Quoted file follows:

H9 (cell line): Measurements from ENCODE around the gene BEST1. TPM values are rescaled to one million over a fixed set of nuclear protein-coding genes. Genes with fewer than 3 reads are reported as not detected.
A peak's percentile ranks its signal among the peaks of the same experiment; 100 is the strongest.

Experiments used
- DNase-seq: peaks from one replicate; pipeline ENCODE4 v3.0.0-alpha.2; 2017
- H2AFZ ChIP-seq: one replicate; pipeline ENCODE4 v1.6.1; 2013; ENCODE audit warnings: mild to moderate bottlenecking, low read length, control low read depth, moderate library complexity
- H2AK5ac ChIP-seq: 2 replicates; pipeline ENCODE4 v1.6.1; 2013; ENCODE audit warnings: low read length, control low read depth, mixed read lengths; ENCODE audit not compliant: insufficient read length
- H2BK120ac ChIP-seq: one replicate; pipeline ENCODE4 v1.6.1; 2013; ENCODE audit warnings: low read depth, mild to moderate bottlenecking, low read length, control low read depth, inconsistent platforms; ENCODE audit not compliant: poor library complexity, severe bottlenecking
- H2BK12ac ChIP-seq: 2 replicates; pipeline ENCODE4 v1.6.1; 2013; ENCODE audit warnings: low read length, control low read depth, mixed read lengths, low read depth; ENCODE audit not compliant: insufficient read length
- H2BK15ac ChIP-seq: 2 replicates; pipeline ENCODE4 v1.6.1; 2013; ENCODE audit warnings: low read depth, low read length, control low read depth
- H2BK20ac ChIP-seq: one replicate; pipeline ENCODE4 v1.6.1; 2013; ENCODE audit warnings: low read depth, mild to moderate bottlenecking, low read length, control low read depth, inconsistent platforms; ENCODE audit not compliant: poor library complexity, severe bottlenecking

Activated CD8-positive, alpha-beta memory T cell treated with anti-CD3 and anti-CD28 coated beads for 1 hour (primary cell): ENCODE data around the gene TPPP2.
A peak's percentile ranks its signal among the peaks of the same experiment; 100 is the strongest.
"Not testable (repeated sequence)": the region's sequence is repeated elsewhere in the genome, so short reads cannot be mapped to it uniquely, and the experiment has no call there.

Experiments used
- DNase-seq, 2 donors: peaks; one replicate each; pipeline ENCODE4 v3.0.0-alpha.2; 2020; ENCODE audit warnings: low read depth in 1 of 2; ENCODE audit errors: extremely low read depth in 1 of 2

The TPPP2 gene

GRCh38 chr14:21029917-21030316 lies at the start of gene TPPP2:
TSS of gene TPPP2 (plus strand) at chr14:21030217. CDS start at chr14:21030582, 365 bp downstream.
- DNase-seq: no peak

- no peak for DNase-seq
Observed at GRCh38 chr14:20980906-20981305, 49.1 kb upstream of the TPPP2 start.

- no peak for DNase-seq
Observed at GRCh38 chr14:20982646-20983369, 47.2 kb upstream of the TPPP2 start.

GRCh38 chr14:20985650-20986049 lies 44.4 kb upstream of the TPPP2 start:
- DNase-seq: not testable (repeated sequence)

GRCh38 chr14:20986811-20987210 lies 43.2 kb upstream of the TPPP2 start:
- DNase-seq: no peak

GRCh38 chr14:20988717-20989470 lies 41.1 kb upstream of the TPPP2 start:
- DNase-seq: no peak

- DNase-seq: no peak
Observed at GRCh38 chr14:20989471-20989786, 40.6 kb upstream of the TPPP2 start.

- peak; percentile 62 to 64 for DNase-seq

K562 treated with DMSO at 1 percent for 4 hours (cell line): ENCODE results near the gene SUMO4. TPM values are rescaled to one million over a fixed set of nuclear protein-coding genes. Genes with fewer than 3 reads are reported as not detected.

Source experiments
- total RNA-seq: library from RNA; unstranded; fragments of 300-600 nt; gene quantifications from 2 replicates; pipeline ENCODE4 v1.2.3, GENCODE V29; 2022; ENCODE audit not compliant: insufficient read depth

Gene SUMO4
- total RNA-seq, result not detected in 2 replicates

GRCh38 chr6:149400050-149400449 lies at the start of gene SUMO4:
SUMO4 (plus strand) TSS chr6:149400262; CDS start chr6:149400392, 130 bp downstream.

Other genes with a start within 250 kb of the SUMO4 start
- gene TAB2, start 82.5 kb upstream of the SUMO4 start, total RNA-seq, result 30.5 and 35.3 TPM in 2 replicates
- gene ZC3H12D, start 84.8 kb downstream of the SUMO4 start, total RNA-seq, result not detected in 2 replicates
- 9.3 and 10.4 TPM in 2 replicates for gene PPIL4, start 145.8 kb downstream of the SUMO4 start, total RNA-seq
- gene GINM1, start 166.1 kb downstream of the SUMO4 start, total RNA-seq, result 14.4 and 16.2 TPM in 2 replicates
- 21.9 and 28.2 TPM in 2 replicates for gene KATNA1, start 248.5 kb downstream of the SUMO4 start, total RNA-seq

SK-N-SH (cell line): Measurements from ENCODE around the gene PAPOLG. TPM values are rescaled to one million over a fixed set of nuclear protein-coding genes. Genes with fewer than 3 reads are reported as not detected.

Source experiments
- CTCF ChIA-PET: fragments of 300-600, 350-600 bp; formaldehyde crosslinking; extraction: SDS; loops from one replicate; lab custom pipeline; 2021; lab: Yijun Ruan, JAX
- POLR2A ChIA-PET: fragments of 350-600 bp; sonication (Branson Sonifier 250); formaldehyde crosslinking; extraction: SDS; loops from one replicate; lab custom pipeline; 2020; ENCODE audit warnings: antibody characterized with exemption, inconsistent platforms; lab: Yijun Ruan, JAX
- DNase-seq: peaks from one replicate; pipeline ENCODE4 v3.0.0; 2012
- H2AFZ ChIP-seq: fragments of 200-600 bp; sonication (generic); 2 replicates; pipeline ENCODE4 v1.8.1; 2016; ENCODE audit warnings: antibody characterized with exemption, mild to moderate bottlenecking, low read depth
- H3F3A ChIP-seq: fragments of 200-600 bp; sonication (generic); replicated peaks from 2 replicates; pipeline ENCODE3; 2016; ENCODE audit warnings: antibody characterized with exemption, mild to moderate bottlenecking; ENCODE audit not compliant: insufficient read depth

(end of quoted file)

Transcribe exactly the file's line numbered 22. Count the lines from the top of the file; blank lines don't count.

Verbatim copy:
- no peak for DNase-seq